Question-and-Answer Session

Operator

Thank you sir. (Operator Instructions). And our first question or comment comes to us from the side Joe Gladue. Go ahead please. Your line is open.

Joe Gladue - B. Riley & Co. LLC

Okay. I was just hoping you could give me a little color on the... I guess that you know that 30 day... 89-day delinquencies. Is that spread among a whole lot out of smaller credits or whether a few large credits and maybe you could just give us sort of what industries or types of loans there?

Michael Blodnick

Sure, I'll let... Joe I'll let Barry our Chief Credit Administrator answer that question for you. He's got all the data.

Barry Johnston

Good morning, Joe. As far as the industry is going, I think it's just a given, these sales credits for divestiture by land, land development, developed blocks, primarily as far as size of the credit. I think largest credit in that category is about $6 million. But it is spread out among the affiliates. Of course the higher concentration is in the larger banks, Glacier Bank, Kalispell, Mountain West Bank and to a certain extent in the real estate market down and Big Sky Western and Bozeman Montana and... but it is truly all real estate related pastures (ph).

Joe Gladue - B. Riley & Co. LLC

I guess I was going to ask that's pretty much the same question about the increase you saw in non-performing loans for the quarter, where that stops occurring?

Barry Johnston

For the quarter it was about a $12 million increase and it was in five relationships, three spread out through this system for Idaho and Western... primarily Idaho and Western Montana. And then one down in Wyoming and one in Utah, and...

Michael Blodnick

Actually it was all four states, all four states.

Barry Johnston

And five different relationships, two of them were 4 million each and a couple... there are two smaller ones at 2 million each. Again all in all cases it was product developments, final product developments.

Joe Gladue - B. Riley & Co. LLC

Okay, Hi, thank you that's helpful. Just one sort of book-keeping question. How much was the acquired reserve you got from Bank of the San Juans?

Michael Blodnick

2.6 million.

Joe Gladue - B. Riley & Co. LLC

Okay, I think I'll step back and let somebody else. Okay.

Michael Blodnick

Thanks Joe..

Joe Gladue - B. Riley & Co. LLC

Thank you.

Operator

Thank you. Our next question comes to us from the side of Ben Crabtree, please go ahead, your line is open.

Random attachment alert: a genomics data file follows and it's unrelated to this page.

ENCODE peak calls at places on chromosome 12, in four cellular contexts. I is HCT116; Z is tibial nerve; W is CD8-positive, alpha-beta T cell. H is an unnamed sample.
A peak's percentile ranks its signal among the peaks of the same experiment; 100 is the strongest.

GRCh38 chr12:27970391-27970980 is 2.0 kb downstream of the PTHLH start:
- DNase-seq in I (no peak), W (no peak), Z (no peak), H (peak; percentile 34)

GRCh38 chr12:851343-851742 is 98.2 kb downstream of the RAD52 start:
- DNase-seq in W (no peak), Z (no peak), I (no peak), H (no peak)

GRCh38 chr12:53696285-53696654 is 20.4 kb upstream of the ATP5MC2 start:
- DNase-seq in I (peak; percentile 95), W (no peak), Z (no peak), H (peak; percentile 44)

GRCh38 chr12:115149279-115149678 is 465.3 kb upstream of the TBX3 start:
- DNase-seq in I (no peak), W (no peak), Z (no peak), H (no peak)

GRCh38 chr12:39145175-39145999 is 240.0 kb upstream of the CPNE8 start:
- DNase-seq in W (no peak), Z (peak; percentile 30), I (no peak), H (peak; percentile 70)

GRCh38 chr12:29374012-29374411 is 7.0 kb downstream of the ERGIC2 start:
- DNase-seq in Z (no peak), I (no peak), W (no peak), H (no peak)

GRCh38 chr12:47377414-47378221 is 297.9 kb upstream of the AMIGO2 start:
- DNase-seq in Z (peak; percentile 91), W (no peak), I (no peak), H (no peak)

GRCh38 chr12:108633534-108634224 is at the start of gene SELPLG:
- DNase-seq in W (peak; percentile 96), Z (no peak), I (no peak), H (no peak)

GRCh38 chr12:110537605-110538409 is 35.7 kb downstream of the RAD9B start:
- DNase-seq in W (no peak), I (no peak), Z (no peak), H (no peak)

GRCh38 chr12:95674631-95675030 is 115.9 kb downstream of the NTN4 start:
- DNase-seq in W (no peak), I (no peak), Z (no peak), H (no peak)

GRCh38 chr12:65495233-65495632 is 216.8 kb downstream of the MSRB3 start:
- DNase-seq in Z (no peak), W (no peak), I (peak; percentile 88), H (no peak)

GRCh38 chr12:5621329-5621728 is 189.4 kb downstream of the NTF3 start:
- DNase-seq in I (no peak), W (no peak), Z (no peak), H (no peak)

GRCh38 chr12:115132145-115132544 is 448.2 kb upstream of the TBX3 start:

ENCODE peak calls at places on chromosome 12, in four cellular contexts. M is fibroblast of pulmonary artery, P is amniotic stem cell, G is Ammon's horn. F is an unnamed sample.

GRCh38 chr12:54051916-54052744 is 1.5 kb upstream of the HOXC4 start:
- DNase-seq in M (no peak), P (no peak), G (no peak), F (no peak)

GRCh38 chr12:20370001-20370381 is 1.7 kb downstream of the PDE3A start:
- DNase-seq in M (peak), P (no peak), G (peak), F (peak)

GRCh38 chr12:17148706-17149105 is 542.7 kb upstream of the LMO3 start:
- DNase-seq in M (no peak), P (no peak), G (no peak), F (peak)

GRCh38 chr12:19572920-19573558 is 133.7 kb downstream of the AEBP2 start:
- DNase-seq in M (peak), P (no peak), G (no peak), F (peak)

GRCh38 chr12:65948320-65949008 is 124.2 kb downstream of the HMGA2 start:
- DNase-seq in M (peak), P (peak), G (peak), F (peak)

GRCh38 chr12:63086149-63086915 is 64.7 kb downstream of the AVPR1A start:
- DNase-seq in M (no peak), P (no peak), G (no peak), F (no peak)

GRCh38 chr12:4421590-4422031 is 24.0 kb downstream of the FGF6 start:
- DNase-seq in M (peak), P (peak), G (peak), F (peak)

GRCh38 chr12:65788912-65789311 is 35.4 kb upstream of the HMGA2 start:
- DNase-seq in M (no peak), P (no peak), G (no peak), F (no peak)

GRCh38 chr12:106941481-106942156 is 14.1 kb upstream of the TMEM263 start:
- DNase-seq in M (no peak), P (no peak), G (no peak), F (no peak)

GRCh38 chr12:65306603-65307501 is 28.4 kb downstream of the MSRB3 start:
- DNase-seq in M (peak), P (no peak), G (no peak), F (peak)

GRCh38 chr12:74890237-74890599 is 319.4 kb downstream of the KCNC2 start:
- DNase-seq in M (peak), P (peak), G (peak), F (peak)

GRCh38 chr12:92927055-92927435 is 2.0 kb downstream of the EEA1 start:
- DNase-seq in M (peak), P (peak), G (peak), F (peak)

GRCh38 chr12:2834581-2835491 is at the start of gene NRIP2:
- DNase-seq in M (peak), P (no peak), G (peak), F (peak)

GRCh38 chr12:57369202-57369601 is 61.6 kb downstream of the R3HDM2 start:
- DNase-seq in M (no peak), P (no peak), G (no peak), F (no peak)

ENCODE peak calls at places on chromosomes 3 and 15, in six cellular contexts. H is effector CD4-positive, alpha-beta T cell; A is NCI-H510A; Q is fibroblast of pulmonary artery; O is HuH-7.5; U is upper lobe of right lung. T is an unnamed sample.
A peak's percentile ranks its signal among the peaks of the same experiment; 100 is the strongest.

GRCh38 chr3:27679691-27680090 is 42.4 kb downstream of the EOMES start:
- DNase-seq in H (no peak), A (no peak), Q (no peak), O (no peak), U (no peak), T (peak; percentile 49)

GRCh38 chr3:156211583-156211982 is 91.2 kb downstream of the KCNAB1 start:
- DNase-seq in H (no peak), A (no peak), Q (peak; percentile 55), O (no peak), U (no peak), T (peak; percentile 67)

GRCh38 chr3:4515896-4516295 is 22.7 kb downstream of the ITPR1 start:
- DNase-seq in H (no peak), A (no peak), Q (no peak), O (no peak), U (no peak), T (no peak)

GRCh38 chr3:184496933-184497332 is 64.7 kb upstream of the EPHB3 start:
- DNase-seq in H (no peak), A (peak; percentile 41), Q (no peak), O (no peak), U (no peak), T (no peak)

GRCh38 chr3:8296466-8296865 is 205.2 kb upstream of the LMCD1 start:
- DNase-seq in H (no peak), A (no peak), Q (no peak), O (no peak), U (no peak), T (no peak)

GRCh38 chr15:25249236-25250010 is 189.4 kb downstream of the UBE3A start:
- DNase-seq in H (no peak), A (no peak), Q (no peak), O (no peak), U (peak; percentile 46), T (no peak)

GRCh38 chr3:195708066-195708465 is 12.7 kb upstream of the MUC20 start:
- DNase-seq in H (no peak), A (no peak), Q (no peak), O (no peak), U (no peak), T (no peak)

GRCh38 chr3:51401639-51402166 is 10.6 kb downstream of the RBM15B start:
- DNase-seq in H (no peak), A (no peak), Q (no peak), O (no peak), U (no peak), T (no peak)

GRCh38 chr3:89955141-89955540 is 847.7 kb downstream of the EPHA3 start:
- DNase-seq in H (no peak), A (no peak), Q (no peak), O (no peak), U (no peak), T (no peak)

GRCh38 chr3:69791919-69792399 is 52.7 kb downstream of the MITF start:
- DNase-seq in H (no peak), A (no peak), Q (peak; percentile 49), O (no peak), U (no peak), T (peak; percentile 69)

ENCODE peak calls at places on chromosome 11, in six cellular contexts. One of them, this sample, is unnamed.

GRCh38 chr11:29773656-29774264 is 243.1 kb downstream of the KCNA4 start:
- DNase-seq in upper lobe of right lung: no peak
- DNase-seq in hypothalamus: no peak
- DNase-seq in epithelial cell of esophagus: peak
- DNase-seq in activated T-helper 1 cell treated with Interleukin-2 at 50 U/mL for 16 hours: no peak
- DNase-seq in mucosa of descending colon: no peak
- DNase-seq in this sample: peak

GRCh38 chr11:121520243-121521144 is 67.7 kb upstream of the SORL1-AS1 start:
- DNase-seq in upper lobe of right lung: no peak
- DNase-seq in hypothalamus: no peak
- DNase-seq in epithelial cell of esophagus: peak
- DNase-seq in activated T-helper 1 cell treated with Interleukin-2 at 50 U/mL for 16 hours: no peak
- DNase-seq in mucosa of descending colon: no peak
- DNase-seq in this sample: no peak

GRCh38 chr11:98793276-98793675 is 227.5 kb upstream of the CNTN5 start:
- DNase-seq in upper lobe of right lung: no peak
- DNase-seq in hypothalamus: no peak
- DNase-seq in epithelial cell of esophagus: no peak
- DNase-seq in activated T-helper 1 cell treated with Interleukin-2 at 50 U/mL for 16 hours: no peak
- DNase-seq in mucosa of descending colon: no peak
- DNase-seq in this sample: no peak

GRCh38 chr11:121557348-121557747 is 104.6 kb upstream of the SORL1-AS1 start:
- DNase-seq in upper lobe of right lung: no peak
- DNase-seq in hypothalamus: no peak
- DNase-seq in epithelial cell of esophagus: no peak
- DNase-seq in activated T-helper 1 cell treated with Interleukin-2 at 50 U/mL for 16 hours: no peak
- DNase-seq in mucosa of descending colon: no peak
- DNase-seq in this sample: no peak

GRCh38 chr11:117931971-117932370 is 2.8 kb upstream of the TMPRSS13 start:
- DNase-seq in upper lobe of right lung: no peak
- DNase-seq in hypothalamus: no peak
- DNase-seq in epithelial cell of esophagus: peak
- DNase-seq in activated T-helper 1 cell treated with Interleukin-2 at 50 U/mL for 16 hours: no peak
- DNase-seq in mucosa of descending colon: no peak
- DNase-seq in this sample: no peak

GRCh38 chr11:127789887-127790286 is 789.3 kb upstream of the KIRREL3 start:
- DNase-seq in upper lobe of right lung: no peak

Ben Crabtree - Stifel Nicolaus & Company's

Hi, thank you. Good morning.

Michael Blodnick

Hi, Ben.

Ben Crabtree - Stifel Nicolaus & Company's

What was... I don't know if could identify but in general what's the impact of Bank of San Juans on the margin?

Michael Blodnick

Not much. The margin that we ended... Ben the margin that we ended the year with was very close to where their margin is. Their margin have been over 5% but they are pretty asset sensitive and they've seen some reduction in that margin to where I think the numbers I saw in December it was about one right on top of the other. So we didn't benefit or we didn't lose by bringing their margin on.

Ben Crabtree - Stifel Nicolaus & Company's

And you probably should (ph) know this. Is their earning asset mix more skewed towards investments than yours is?

Michael Blodnick

No, not at all. They had none.

Ben Crabtree - Stifel Nicolaus & Company's

Okay. So, the margin trend during the quarter was it fairly stable?

Michael Blodnick

The margin trend during... month-over-month, yeah, it really was. We didn't see, we didn't see a lot of deviation. We got a nice little kick right way in October and then that maintained itself pretty well. I mean within any given month, based on the way that margin's calculated, Ben you got a month like November where there is less days

Ben Crabtree - Stifel Nicolaus & Company's

Right.

Michael Blodnick

That have a little bit skewing impact. But, no I would say that for the three months during the quarter it was pretty consistent, quite consistent at a rate that was surprising to us a little bit, higher than what we had expected.

Ben Crabtree - Stifel Nicolaus & Company's

Do you have... I guess the question what percentage of your loans do you have closed and has that changed much over the last or during the last year?

Michael Blodnick

Yeah, it's continually increased. And we're just above... all of our floating rate loans were just a tad above 50% now. In fact it's getting closer to 60% that have floors. So I looked at those numbers here just in the last couple of weeks and we were a little bit below 50% last year. So we made definite gains there. And there is just no doubt then at all the banks that they are doing that kind of lending in this environment, more likely then not those floating rate loans are starting out with the flood. Barry, you got anything to add to that

Barry Johnston

No, that's... and anything talking on the books now I think we got a little away from that loan rates were up at around 9%, but as rates start moving down we... anything that came up and over and we're hitting the floor anywhere between 5 and 6%.

Ben Crabtree - Stifel Nicolaus & Company's

Mick, I was struck by your comment about the irrational deposit pricing I guess. I thought may be that was in my territory confined to Chicago, but apparently not. And you've said in several of your markets, is that... has that tended to become more from the smaller banks? And what do you think is maybe driving them behaving little better real lately?

Michael Blodnick

I think it's primarily been coming from the credit unions and all what we see

Ben Crabtree - Stifel Nicolaus & Company's

Okay.

Michael Blodnick